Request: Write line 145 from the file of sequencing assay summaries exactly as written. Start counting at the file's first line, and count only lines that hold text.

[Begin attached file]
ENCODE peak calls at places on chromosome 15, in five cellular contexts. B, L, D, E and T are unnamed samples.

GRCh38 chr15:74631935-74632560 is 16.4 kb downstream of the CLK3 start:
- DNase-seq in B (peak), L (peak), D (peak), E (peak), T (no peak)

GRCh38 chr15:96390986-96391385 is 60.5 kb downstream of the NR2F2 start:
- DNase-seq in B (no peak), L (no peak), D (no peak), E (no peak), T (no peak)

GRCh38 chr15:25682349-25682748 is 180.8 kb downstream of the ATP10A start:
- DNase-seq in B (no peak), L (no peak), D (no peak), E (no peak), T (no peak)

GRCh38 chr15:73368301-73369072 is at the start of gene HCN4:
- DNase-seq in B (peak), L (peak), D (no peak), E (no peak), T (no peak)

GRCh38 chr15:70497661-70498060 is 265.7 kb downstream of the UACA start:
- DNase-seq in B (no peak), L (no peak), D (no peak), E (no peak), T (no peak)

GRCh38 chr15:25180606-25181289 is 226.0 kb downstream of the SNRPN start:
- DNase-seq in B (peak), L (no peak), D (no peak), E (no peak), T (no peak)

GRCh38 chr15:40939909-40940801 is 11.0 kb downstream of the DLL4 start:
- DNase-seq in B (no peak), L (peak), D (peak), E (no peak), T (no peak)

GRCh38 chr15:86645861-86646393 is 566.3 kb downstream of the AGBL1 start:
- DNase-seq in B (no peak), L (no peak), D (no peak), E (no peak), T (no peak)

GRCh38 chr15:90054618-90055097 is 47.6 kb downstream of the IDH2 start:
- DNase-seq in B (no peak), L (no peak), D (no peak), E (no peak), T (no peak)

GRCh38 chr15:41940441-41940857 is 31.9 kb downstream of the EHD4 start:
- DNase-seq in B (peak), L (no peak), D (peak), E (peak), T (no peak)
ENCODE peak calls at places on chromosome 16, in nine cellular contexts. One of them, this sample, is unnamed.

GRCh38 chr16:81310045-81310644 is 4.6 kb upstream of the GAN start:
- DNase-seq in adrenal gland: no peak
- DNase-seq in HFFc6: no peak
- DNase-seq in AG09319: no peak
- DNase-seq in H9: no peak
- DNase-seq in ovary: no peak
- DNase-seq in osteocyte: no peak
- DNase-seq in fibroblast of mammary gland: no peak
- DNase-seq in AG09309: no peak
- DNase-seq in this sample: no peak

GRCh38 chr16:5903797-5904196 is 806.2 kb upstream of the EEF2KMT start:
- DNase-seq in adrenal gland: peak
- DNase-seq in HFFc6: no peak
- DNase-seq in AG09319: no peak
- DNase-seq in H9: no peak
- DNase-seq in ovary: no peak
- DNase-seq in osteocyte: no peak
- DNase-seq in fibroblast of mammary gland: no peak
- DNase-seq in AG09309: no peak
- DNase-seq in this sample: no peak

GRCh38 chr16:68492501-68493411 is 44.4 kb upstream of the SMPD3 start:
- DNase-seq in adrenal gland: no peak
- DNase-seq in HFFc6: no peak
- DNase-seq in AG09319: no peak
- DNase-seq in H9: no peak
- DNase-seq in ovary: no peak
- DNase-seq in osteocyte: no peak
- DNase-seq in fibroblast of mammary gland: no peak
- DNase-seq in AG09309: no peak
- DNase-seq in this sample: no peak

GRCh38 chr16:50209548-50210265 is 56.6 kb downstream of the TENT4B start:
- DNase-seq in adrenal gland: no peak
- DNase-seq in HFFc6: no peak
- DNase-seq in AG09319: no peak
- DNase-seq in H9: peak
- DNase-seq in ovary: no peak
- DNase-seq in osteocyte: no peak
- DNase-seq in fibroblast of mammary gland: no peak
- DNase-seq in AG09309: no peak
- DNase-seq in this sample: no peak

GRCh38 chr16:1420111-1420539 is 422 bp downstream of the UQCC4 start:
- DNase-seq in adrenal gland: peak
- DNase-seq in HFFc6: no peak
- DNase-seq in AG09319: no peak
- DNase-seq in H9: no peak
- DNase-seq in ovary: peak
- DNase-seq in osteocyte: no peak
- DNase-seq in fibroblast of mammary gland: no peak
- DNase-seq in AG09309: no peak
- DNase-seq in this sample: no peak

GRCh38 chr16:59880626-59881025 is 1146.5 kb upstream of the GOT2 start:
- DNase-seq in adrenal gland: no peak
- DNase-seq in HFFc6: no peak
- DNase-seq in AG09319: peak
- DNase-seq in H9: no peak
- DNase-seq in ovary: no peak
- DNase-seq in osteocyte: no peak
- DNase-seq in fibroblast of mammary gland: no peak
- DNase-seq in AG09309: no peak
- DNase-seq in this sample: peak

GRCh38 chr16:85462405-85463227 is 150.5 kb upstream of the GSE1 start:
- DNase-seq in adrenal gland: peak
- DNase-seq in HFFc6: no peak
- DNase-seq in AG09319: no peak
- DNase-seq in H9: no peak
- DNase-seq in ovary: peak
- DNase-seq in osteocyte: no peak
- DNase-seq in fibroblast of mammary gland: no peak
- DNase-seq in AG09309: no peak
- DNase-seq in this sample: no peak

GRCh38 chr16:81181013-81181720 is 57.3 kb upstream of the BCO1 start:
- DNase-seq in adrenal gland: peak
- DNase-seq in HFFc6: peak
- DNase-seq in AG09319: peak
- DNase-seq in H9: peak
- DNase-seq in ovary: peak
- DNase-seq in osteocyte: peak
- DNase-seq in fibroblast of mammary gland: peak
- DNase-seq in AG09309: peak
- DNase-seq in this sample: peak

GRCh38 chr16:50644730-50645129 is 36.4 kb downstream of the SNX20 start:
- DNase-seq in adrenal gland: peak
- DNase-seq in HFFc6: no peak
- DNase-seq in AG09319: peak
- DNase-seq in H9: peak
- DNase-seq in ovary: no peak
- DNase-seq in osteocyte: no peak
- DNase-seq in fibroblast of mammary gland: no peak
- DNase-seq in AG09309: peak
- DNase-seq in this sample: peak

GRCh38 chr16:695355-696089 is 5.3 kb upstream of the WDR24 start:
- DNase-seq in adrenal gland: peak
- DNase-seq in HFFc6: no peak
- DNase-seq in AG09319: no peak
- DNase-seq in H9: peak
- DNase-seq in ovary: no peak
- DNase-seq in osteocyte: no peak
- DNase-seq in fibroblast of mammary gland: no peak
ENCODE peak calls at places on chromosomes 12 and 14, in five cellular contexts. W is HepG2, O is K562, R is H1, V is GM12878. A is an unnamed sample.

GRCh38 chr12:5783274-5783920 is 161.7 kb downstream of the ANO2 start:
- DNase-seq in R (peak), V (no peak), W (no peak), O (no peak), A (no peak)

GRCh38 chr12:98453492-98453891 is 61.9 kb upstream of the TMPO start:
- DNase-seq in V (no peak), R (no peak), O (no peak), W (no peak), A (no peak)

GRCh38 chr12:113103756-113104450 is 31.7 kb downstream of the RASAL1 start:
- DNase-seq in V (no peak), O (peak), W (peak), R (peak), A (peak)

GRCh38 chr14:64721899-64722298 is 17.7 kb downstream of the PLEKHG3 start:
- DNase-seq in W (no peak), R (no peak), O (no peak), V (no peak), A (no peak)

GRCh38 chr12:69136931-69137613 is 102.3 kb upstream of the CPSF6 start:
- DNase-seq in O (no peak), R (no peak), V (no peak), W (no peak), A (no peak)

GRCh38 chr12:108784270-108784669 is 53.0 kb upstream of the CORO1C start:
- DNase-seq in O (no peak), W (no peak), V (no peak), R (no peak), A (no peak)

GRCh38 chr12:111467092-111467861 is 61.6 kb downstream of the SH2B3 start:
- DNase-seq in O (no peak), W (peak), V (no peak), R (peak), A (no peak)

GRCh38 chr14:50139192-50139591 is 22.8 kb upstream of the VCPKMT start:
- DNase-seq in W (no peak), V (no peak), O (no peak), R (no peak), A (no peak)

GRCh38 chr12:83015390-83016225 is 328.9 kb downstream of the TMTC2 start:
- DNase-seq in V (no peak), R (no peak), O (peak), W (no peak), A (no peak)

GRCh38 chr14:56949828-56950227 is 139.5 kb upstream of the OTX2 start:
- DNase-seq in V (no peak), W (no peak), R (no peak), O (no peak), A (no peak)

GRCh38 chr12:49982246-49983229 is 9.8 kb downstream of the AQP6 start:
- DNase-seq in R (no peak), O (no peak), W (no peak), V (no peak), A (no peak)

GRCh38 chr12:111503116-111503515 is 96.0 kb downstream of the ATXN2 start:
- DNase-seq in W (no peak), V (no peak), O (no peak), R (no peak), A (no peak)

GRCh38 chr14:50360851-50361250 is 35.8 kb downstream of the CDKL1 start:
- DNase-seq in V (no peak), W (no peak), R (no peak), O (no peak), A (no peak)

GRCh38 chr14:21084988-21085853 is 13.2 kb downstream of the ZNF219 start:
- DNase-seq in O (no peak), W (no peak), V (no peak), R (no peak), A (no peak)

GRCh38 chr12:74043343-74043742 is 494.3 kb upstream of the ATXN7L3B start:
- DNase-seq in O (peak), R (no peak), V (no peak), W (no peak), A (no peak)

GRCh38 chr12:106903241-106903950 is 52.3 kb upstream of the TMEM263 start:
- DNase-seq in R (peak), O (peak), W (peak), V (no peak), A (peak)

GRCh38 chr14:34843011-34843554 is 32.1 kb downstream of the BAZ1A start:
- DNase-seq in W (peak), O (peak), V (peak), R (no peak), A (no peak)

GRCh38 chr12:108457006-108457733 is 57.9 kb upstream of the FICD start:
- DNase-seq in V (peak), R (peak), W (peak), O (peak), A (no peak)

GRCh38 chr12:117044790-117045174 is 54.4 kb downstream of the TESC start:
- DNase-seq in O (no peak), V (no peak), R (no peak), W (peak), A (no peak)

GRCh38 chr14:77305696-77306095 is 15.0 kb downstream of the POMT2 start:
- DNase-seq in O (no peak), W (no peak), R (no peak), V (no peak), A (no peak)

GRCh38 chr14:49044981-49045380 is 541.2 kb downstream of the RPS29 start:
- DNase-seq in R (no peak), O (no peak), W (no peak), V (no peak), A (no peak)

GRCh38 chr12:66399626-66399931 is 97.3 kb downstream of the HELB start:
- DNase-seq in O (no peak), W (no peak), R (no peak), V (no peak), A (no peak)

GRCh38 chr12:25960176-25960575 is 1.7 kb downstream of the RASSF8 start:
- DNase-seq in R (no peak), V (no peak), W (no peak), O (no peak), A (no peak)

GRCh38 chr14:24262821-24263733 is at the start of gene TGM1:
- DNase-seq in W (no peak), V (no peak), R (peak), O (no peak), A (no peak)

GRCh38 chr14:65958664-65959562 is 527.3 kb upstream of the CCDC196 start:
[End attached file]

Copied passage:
- DNase-seq in W (no peak), V (no peak), O (no peak), R (no peak), A (no peak)